Lee Moves North (June 16, 1863)

Maj. Gen. Robert Milroy waited unti it was too late to retreat from Winchester, Virginia (Library of Congress).

Maj. Gen. Robert Milroy waited unti it was too late to retreat from Winchester, Virginia (Library of Congress).

On June 16 Meade wrote to his wife from near Manassas. At long last the Army of the Potomac was on the move. That meant Robert E. Lee’s army was as well. The Army of Northern Virginia was moving north down the Shenandoah Valley, in hot and steamy weather that would not break until June 18. Lee’s first target was Winchester, Virginia, held by a Union garrison under Maj. Gen. Robert Milroy. Henry Halleck in Washington sent Milroy messages suggesting he abandon Winchester before it was too late but Milroy disregarded them until it was too late. On June 15 Winchester fell to Richard Ewell’s corps, with Union losses of 3,400 captured and 1,000 killed or wounded. Soon the remnants of Milroy’s shattered campaign were streaming north across the border into Pennsylvania. For the North it was an inauspicious beginning of a campaign that would climax at Gettysburg.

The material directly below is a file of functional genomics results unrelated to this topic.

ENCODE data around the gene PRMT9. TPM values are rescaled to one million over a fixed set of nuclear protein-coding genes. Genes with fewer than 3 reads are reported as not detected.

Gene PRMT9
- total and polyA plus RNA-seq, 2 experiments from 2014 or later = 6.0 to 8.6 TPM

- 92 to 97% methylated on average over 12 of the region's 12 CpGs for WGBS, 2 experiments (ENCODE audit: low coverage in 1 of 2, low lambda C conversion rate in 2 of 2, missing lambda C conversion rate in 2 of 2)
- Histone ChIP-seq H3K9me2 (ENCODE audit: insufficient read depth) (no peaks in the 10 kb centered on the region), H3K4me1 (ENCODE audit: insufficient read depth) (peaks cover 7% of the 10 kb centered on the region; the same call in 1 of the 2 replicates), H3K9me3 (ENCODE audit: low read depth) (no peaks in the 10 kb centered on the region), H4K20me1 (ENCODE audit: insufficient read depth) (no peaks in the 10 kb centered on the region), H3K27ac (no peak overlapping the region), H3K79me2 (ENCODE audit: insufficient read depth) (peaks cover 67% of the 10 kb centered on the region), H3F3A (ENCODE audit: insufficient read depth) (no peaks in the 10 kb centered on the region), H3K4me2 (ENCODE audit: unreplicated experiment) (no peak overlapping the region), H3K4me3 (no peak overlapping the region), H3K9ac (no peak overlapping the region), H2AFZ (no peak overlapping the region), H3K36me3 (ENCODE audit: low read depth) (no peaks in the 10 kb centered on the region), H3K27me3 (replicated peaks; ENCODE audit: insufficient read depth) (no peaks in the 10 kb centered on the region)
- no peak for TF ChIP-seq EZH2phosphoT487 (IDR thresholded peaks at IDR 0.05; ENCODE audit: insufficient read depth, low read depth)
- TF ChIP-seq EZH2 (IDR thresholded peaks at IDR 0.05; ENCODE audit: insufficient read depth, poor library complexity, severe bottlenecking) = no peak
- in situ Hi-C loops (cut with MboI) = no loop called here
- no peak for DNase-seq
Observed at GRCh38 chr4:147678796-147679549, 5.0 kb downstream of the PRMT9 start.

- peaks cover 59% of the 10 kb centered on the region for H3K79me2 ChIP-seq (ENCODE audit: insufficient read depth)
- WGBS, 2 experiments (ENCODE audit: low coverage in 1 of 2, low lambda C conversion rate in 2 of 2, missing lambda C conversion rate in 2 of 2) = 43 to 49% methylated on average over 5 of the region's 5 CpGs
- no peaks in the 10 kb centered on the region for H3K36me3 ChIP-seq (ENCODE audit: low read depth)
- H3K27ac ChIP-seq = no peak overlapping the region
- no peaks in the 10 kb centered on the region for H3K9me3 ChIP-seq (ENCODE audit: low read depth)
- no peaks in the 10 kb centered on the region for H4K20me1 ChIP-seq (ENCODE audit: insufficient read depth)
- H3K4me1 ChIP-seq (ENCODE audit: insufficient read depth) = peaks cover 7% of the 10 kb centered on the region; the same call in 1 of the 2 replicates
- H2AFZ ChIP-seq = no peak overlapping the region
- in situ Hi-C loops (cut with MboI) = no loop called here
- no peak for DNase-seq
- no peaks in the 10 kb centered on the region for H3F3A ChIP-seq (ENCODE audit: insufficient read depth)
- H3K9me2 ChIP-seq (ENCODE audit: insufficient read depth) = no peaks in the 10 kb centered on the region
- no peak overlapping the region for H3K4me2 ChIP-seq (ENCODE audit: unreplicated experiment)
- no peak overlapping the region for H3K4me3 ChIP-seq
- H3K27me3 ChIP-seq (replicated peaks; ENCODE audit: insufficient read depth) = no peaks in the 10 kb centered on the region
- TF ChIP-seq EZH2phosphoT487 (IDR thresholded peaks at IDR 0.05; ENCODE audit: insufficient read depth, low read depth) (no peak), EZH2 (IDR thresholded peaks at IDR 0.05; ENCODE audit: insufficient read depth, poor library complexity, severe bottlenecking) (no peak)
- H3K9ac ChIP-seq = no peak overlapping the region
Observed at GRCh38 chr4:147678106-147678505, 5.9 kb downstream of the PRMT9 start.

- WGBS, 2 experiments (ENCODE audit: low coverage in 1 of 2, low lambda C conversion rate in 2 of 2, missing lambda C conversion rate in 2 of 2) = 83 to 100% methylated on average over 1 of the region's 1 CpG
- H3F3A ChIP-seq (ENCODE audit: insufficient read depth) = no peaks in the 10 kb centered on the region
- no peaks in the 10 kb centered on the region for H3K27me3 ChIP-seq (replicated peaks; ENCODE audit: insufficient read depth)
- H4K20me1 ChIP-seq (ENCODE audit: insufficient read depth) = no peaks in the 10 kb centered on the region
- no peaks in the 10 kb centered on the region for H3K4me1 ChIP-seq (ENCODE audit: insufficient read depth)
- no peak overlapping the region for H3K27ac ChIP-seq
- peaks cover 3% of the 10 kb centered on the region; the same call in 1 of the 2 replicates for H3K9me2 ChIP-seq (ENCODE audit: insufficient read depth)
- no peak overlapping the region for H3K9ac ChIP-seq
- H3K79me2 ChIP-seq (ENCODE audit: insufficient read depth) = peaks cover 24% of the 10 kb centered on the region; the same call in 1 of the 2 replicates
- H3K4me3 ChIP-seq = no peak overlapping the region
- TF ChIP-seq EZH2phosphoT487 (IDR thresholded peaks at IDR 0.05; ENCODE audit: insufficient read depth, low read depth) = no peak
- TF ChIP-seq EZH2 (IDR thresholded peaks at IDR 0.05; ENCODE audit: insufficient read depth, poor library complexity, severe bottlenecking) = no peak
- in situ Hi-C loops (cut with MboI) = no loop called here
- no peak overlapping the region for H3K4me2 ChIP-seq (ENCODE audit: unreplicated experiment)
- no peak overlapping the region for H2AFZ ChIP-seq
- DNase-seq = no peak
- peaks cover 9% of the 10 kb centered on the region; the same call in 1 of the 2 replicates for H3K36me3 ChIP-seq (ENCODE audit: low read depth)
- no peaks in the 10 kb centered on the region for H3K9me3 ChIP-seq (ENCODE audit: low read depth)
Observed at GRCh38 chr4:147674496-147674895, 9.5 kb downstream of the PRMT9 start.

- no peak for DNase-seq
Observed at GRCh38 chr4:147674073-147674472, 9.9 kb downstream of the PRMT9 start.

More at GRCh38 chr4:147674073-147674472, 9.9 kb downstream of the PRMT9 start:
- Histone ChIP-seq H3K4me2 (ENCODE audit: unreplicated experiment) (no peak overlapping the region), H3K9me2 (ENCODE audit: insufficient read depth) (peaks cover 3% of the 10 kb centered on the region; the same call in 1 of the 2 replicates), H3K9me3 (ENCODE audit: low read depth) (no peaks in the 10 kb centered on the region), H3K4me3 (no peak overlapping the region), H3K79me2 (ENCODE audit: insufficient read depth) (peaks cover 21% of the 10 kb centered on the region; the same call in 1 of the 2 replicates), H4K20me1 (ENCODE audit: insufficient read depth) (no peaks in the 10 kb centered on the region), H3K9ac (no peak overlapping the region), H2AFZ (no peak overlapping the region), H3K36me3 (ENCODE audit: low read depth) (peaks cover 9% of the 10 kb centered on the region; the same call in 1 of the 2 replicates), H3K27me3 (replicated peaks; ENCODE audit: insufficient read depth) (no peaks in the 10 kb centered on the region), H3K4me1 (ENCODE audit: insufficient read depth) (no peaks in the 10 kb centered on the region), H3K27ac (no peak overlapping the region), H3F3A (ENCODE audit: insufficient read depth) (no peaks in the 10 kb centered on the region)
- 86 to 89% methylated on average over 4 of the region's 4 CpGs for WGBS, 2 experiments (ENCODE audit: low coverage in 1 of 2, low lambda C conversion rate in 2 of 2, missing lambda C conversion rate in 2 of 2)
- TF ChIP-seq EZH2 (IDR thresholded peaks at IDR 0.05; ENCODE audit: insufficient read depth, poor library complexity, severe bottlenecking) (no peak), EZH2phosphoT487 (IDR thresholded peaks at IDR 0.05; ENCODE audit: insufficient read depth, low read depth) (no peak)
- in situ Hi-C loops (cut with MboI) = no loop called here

George wrote to you yesterday and informed you the army had been withdrawn from the Rappahannock. We are now collecting in the vicinity of this place and Centreville, awaiting orders; I presume, also, the development of the enemy’s movements. He has not as yet followed us from the Rappahannock, and it is reported that he is in heavy force up the Valley of the Shenandoah, having taken Harper’s Ferry and advanced to Chambersburg. I think Lee has made a mistake in going into Maryland before meeting our army. I hope his movement will arouse the North, and that now men enough will be turned out, not only to drive him back, but to follow and crush him. If his course does not awake the North from the lethargy it has been in, nothing will ever save us. We have had the usual hard service of active operations for the last few days, loss of rest and hard riding, but both George and I stand it very well.

Meade’s letter taken from The Life and Letters of George Gordon Meade, Major-General United States Army, Vol. 1, (New York: Charles Scribner’s Sons, 1913), pp. 385-6. Available via Google Books.

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